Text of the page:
By Bill Robinson
Richmond is poised to add three firefighters to the fire department in the coming year.
With all five members present Tuesday for a budget work session, past disagreements on fire department staffing appeared to have been buried.
However, two other proposals advocated by first-term commissioners Laura King and Jim Newby-- a year-end longevity bonus and reopening of the fire station in the industrial park off Duncannon Lane -- appear to have been dropped.
Adding three firefighters will bring the city’s force to 60. The fire department also will have five other employees, including the chief, assistant chief, a fire marshal, mechanic and an administrative assistant. All but the administrative assistant are certified firefighters and can be called upon for emergencies.
A firefighter’s salary and benefits cost the city about $65,000, according to finance director Sharon Cain. And, the fire department’s budget was increased by $195,000 to reflect that.
However, the proposed overall city budget will be going up by only $9,300.
To offset the fire department increase, the parks and recreation capital outlay budget will be reduced by $100,000 to $150,000. Also, the uniform allowance that firefighters and police officers would have received under the proposed budget’s first draft was abandoned. That will save the city another another $110,000, Cain said. The $34,300 difference between the $195,000 additional expense and the $210,000 in savings was distributed in minor adjustments to other departmental budgets.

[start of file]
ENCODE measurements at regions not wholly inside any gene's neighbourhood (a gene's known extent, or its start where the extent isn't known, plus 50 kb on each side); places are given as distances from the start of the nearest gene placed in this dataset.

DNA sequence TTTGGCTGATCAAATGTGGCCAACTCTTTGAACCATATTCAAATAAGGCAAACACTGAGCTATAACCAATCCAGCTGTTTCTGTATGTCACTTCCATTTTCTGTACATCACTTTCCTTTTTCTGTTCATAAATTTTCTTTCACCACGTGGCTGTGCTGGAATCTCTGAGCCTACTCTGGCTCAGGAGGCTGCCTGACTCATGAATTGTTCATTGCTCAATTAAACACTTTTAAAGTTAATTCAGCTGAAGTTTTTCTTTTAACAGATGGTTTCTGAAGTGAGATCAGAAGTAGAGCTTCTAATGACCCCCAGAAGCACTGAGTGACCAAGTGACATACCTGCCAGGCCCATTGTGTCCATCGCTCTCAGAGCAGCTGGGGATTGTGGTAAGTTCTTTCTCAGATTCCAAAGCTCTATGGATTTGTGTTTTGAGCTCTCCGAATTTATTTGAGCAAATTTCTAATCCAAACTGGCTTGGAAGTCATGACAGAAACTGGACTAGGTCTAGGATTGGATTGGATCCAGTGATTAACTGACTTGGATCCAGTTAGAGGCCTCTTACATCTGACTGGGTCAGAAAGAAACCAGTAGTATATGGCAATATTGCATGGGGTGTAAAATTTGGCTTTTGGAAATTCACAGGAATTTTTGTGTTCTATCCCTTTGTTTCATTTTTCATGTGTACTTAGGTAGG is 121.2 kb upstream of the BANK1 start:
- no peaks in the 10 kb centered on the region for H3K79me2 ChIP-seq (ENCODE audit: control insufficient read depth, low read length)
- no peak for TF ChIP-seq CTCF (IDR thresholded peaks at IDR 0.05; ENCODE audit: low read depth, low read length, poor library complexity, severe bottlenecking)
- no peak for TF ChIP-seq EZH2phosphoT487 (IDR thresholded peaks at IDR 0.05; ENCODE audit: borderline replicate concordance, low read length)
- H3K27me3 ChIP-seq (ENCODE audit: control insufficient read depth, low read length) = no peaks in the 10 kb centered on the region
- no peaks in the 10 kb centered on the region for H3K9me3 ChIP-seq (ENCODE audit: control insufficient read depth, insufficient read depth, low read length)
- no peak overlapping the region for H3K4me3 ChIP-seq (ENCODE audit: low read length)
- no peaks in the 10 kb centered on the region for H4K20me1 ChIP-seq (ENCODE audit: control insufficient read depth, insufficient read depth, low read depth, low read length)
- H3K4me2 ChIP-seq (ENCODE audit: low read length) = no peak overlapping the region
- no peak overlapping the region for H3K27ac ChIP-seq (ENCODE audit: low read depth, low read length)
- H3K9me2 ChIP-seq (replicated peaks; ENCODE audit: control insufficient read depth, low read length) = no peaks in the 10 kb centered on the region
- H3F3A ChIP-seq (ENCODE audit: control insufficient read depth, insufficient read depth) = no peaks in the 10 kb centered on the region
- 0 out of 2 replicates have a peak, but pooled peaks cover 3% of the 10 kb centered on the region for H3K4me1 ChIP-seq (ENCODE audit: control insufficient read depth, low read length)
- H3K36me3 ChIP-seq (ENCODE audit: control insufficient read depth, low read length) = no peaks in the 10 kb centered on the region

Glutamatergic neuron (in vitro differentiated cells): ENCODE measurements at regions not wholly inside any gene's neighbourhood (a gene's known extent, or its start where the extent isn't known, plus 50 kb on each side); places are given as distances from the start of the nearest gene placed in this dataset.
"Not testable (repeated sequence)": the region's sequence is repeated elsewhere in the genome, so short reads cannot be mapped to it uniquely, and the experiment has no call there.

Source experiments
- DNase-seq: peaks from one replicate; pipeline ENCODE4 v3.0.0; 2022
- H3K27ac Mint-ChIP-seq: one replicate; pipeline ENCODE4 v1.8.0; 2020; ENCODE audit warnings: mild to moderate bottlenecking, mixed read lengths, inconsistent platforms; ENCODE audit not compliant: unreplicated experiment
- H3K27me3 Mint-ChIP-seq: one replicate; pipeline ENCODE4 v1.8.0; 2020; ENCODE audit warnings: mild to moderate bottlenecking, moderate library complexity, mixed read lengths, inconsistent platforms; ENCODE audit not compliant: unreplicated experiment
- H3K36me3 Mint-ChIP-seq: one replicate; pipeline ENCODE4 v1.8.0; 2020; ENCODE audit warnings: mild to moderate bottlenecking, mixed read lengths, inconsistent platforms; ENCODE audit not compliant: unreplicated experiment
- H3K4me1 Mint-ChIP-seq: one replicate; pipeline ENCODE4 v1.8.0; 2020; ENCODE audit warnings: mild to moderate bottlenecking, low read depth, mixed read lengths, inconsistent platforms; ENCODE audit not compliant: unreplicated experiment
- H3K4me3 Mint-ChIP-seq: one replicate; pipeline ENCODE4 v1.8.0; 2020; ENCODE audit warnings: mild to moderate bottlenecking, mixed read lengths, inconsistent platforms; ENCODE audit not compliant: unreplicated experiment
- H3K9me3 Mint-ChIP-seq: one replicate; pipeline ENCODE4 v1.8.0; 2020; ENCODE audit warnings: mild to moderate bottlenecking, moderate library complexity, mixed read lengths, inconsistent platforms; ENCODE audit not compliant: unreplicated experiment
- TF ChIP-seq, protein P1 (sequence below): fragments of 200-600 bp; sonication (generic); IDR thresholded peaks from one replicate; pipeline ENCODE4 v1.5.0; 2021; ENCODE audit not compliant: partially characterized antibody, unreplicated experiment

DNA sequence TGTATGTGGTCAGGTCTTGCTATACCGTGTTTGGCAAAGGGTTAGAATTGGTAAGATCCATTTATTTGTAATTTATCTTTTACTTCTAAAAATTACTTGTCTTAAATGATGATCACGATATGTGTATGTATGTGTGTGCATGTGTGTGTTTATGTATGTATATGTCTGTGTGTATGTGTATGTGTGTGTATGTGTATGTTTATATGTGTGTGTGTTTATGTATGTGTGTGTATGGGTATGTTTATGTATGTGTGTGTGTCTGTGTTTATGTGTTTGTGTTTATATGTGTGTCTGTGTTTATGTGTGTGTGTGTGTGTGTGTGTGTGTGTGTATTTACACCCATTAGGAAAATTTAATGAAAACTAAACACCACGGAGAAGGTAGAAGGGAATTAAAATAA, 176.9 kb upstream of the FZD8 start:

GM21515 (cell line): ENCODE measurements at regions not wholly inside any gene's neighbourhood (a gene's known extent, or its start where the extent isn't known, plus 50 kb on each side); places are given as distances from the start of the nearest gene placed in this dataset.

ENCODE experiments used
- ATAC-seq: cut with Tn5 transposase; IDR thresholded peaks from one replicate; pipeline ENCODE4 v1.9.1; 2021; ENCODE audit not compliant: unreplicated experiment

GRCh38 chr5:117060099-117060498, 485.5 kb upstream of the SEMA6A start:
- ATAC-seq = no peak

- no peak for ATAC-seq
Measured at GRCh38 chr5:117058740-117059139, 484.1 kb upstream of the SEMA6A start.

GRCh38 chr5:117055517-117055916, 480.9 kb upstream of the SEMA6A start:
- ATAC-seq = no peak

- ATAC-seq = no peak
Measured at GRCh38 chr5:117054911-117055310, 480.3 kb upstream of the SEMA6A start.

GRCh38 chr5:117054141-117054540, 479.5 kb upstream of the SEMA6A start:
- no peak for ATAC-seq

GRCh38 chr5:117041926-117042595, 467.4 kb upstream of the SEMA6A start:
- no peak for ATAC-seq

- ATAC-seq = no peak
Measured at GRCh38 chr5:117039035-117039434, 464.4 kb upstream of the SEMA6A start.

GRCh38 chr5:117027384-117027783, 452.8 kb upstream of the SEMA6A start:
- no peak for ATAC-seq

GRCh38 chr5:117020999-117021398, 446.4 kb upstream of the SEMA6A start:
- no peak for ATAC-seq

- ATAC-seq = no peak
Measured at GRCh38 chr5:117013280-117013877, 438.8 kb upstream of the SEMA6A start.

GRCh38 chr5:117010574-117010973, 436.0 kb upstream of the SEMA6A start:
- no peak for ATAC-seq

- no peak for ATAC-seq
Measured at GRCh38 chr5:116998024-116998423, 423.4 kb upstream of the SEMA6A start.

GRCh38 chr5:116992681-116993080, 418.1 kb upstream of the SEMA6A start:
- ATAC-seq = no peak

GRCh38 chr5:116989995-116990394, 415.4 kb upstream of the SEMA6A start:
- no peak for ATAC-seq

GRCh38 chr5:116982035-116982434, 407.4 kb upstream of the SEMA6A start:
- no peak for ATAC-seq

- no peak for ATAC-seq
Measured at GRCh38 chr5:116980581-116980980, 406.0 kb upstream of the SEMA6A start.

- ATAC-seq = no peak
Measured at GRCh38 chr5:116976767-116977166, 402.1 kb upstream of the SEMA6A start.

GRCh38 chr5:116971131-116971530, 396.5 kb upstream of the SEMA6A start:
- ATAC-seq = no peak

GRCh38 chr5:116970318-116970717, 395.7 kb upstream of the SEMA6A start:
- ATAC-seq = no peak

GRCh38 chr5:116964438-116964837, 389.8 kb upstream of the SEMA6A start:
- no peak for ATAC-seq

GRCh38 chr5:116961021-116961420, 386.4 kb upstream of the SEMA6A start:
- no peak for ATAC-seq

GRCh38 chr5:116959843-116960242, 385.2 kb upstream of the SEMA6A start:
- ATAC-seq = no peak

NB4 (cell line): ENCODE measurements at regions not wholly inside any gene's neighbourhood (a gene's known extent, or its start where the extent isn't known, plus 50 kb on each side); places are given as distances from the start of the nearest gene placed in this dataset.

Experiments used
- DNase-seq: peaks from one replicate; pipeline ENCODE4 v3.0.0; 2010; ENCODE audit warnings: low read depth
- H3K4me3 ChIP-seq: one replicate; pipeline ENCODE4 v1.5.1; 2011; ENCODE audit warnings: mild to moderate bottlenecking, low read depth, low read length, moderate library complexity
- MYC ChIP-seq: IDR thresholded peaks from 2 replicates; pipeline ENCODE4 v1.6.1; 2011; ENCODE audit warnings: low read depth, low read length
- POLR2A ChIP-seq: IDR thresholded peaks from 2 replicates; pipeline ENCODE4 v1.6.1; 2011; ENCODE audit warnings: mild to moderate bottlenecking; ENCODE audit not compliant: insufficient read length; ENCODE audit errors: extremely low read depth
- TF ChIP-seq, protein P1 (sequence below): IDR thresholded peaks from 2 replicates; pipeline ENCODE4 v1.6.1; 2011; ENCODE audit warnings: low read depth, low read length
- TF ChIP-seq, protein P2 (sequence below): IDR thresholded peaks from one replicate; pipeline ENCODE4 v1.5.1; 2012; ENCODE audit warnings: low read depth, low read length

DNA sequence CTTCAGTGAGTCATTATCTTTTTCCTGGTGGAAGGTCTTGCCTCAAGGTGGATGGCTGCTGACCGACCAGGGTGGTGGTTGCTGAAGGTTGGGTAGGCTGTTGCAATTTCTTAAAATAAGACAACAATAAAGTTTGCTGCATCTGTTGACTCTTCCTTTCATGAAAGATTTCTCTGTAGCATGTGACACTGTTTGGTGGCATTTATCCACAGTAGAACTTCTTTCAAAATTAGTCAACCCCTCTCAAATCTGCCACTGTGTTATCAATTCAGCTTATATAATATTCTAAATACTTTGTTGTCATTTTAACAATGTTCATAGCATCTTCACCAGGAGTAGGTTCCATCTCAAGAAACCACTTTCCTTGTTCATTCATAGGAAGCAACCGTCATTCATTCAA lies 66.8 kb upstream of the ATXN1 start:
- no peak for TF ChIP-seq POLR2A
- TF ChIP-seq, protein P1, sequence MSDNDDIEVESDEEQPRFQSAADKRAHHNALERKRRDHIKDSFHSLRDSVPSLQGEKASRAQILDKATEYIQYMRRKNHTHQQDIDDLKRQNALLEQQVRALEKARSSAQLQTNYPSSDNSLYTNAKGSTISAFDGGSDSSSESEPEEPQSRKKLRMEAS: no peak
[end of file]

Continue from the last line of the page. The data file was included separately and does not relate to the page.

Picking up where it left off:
There was little discussion of the changes in the meeting that lasted about an hour and 40 minutes.
First reading of the budget ordinance is scheduled for June 25.
City Manager Jimmy Howard said after the meeting he would like a planned special session for second reading of the ordinance before the fiscal year ends June 30. Previously, he said the meeting had been tentatively set for July 2, more than 24 hours after the fiscal year begins.
The topic which took up the most discussion was whether the 2-percent cost-of-living raise called for in the budget would apply to entry-level base pay. The consensus was it would not.
New employees must complete their 12-month probationary period before receiving the pay hike.
Howard said the city expects to end the year with a $437,000 surplus. That will bring the city’s reserve or “rainy day fund” to about $4.8 million, or about 20 percent of annual expenses. Such a reserve is considered standard for local governments, he said.
Revenue for the coming year was estimated conservatively, both Howard and Cain said. Even with Eastern Kentucky University, the city’s largest source of payroll tax revenue expecting to reduce its workforce by about 119 people, payroll tax receipts are still expected to grow by $586,500.
For the past five years, payroll tax revenue has grown by about 1.5 percent, Cain said.
Insurance tax revenue is forecast to grow $375,000.
Overall, expenses are expected to rise by 5.3 percent.
Among the uncontrollable expenses that increase are unemployment compensation and workers compensation, Cain said.
The new budget also sets aside $278,000 for the storm-water project fund and another $40,000 in funds for future police car purchases.
Comparing departmental budgets for the current and coming years is difficult, because unlike the current budget the new financial plan assigns capital outlays by department, officals said.
Bill Robinson can be reached at email@example.com or at 624-6690.